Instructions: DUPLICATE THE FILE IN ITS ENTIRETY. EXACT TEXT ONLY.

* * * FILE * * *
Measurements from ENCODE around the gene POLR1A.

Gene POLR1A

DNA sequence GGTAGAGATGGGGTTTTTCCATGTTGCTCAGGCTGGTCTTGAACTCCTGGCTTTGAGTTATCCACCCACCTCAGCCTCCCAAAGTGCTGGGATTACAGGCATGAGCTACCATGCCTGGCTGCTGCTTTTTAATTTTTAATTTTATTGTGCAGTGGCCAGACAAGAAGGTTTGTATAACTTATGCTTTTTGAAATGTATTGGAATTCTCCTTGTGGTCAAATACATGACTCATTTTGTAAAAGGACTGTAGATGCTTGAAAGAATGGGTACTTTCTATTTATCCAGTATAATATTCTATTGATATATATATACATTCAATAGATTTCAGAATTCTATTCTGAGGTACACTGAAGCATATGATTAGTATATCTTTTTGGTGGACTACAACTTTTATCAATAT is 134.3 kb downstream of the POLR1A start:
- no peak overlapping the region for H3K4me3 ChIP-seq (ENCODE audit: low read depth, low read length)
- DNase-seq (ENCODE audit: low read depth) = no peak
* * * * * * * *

Measurements from ENCODE around the gene POLR1A.

Gene POLR1A

DNA sequence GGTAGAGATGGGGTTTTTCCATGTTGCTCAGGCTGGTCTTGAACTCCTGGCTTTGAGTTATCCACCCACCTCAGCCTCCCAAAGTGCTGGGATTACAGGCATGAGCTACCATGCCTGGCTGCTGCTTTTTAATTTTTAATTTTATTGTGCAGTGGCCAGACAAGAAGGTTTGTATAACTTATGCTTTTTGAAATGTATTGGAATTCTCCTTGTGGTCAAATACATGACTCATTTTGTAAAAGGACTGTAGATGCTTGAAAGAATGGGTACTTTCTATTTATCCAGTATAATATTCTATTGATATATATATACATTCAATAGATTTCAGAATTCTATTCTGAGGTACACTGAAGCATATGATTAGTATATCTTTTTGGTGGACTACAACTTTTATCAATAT is 134.3 kb downstream of the POLR1A start:
- no peak overlapping the region for H3K4me3 ChIP-seq (ENCODE audit: low read depth, low read length)
- DNase-seq (ENCODE audit: low read depth) = no peak